The public response to a survey depends on many factors. But after various surveys, done by several establishments, at different times and presented in different manners, it appears that South Africans are linking trust in the coronavirus vaccine with trust in the government.
This week, the University of Johannesburg’s (UJ) Centre for Social Change, in collaboration with the Human Sciences Research Council (HSRC), released the results of the fourth round of their massive Covid-19 Democracy Survey, which looked at vaccine acceptance and hesitancy in South Africa.
The headline findings were that the overall rate of vaccine acceptance was 72%, up from 67% recorded in the previous round, which was conducted in late December 2020. This figure includes those who have had the vaccine already, who would definitely get the vaccine, and who probably would get the vaccine.
The survey collected results from 7,889 people between 25 June and 20 July 2021. Most answers were gathered via Moya, a messaging application used daily by 800,000 people that does not charge for data use. These responses were supplemented by a telephonic survey of 258 people over the age of 60 to ensure a more demographically representative sample. From this larger sample, 2,370 responses were randomly taken to produce their analysis.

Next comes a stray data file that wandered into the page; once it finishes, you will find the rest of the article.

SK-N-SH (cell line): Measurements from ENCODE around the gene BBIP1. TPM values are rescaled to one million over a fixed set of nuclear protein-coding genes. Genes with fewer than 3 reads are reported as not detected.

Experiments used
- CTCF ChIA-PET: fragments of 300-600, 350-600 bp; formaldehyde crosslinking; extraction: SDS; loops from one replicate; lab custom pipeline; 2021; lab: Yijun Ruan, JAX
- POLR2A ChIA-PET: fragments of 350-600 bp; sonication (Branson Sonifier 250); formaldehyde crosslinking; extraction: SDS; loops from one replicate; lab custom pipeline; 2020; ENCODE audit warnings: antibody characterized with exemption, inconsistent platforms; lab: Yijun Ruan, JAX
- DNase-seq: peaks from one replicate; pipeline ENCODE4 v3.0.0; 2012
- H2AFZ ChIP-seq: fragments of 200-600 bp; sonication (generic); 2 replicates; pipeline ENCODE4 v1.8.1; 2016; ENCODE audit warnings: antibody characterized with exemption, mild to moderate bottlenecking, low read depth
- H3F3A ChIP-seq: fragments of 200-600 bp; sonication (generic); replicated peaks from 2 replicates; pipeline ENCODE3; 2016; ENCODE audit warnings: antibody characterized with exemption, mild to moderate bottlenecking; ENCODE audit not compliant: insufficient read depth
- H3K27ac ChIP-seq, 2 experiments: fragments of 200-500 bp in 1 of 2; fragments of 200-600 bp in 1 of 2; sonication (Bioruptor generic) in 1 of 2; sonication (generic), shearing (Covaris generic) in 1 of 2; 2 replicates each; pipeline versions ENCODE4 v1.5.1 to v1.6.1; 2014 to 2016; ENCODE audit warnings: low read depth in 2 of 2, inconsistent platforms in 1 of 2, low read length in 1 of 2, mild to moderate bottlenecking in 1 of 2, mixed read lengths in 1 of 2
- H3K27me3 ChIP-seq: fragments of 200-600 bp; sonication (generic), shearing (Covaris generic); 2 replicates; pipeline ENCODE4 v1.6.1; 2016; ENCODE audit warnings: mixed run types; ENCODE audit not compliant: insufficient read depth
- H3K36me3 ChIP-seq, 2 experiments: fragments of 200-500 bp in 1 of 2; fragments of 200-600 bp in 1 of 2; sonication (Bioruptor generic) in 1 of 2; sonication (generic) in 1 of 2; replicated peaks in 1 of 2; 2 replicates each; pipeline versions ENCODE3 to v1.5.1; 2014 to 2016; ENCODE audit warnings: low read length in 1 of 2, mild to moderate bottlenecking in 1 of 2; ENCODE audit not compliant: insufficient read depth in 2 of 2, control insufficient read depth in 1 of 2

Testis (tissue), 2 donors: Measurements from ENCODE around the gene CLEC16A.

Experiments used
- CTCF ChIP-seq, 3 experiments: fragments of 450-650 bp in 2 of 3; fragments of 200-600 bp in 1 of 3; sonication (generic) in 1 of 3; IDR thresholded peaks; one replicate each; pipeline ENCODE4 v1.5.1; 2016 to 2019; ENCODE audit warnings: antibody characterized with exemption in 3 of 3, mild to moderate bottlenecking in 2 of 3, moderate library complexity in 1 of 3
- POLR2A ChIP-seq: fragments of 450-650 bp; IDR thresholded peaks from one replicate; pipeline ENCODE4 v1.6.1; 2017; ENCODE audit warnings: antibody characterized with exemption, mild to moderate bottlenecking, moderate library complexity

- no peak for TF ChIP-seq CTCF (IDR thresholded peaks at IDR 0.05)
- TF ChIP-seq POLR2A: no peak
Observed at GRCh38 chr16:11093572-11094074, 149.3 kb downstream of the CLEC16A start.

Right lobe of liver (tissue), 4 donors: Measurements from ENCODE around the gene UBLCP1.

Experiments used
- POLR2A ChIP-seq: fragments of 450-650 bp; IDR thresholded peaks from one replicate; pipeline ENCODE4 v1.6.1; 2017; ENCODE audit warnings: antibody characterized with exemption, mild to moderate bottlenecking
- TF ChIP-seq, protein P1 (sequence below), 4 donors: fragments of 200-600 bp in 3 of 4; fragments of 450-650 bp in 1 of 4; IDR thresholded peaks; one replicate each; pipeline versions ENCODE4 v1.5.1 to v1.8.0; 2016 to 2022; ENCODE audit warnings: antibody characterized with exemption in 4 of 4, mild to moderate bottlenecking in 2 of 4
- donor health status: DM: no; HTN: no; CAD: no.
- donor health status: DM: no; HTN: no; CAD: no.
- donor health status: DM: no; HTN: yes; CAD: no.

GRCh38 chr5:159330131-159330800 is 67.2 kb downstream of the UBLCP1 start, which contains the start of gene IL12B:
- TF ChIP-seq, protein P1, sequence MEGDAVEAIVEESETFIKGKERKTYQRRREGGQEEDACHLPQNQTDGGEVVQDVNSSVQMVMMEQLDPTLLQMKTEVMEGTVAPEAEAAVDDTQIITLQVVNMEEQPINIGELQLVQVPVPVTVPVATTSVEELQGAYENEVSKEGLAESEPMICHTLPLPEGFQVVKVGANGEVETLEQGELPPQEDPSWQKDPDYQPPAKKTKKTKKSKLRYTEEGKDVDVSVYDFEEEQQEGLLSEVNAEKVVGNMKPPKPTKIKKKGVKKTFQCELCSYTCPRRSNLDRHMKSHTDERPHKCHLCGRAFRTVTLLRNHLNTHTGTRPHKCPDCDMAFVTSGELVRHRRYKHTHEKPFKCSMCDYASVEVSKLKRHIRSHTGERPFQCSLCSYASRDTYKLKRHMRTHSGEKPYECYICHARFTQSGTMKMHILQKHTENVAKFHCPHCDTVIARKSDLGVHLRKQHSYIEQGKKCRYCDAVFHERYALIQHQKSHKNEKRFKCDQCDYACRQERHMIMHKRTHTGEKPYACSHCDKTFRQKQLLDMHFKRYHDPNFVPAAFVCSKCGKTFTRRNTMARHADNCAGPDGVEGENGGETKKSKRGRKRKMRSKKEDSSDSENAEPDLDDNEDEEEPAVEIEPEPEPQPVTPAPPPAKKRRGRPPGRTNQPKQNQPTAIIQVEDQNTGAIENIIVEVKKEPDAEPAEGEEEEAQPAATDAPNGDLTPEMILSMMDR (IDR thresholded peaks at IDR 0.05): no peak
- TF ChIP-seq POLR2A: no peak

NIDS CRAM survey
In July, the National Income Dynamics Study – Coronavirus Rapid Mobile Survey (NIDS CRAM) found that vaccine acceptance had risen among their sample of around 5,000 respondents. Between February/March 2021 and April/May 2021 (the fourth and fifth waves of the survey), the share of people who would accept a vaccine rose from 71% to 76%. The NIDS CRAM findings are therefore consistent with the UJ/HSRC results.
But one major poll, the Afrobarometer survey, run by the Institute of Justice and Reconciliation, found that vaccine acceptance was far lower than the figures reported by NIDS CRAM or UJ/HSRC.
According to Afrobarometer’s results, just 43% of respondents were either very or somewhat likely to get the vaccine: 12% of people were somewhat unlikely to get the vaccine, and a massive 42% of respondents were very unlikely to get the vaccine.
This survey, while not as large a sample as NIDS CRAM or UJ/HSRC, was of 1,600 adults, carefully selected to ensure that the respondents are representative of South Africa’s geographic, age and gender distribution.
What explains this difference?
At their presentation of the results on Tuesday 17 August, UJ Professor Kate Alexander, who led the UJ/HSRC survey along with Dr. Narnia Bohler-Muller of the HSRC, said that Afrobarometer’s results were “misleading”.
Speaking to GroundUp, Alexander said that “the issue is overwhelmingly one of question formation (and placement), which is linked to the purpose and geographical scope of the survey. If you are going to compare surveys over time it is necessary to take question formation into account.”